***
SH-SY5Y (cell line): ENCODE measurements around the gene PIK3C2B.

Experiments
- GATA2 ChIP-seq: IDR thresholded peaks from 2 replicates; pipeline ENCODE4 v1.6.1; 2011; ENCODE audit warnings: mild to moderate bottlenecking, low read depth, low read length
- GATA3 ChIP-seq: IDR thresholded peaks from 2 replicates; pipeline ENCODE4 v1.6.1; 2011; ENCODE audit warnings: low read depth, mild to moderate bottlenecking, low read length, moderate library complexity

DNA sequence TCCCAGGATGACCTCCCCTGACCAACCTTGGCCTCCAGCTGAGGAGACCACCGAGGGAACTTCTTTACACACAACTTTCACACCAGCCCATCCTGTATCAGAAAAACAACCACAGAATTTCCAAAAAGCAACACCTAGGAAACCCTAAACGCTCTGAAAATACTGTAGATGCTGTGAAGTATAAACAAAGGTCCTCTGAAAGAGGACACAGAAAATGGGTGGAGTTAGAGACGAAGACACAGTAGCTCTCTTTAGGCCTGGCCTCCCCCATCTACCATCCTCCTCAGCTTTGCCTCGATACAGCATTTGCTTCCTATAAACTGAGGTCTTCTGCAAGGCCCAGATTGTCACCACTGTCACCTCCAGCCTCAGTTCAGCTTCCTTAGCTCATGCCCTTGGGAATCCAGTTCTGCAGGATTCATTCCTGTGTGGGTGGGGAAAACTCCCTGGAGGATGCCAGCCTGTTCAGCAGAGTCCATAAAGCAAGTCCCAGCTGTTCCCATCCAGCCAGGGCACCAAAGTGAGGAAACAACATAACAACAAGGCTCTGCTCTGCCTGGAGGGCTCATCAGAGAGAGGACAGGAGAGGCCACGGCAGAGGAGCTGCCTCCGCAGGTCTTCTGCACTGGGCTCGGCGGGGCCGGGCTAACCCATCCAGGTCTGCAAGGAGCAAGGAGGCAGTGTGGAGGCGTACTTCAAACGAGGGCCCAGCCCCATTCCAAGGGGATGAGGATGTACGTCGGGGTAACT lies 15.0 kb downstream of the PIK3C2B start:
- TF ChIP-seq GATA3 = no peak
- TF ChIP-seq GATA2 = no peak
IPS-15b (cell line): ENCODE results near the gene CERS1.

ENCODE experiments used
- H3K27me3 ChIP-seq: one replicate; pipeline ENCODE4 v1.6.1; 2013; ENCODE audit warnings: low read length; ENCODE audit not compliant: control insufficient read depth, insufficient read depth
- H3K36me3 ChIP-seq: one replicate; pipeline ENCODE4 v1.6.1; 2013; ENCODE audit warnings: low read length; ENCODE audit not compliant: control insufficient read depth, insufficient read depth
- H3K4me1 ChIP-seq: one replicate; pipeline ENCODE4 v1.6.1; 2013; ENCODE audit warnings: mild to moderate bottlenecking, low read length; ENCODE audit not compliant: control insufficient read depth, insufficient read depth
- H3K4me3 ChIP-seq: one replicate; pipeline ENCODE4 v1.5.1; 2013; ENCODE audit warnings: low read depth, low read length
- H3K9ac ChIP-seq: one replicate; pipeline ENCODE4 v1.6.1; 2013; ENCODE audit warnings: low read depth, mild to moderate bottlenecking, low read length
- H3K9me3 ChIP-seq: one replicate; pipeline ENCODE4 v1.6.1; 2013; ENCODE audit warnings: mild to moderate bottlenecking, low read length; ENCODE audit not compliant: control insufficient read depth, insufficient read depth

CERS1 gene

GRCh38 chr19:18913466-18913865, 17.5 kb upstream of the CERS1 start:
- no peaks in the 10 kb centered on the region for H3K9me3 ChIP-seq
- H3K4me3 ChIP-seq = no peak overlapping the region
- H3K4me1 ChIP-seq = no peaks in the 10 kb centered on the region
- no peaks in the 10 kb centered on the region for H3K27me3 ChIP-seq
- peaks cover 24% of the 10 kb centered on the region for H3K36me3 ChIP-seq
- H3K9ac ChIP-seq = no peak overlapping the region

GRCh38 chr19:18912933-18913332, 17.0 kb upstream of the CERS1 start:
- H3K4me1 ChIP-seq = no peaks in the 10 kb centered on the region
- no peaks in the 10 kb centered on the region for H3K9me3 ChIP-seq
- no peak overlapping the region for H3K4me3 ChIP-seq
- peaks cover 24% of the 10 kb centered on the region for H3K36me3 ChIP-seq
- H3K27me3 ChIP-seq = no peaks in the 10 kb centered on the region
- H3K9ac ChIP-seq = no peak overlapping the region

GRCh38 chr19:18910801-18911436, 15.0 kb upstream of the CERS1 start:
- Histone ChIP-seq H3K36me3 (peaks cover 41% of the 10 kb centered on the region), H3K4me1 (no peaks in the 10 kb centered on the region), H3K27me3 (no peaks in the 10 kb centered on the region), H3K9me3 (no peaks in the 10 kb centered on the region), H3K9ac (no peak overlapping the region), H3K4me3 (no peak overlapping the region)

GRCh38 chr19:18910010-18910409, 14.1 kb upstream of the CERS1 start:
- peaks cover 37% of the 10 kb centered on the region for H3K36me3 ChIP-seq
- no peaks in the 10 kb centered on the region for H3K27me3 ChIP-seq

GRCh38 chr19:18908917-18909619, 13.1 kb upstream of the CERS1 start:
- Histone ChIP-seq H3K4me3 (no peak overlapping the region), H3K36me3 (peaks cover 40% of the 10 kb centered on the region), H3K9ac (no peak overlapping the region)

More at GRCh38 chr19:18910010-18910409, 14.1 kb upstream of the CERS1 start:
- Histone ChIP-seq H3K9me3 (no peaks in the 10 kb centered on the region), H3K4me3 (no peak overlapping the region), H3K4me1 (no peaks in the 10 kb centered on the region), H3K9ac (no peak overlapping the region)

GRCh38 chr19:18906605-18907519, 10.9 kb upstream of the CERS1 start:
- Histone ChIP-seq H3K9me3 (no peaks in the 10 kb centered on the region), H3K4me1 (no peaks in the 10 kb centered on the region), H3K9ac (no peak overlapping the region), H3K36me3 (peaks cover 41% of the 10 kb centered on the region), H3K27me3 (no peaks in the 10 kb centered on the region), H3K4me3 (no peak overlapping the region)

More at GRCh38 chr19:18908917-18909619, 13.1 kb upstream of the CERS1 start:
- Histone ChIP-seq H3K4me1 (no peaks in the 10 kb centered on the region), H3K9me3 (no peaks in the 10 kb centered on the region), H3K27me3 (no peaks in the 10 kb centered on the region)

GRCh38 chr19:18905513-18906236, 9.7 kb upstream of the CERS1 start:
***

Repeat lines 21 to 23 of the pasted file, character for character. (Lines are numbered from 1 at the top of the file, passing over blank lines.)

- no peaks in the 10 kb centered on the region for H3K27me3 ChIP-seq
- peaks cover 24% of the 10 kb centered on the region for H3K36me3 ChIP-seq
- H3K9ac ChIP-seq = no peak overlapping the region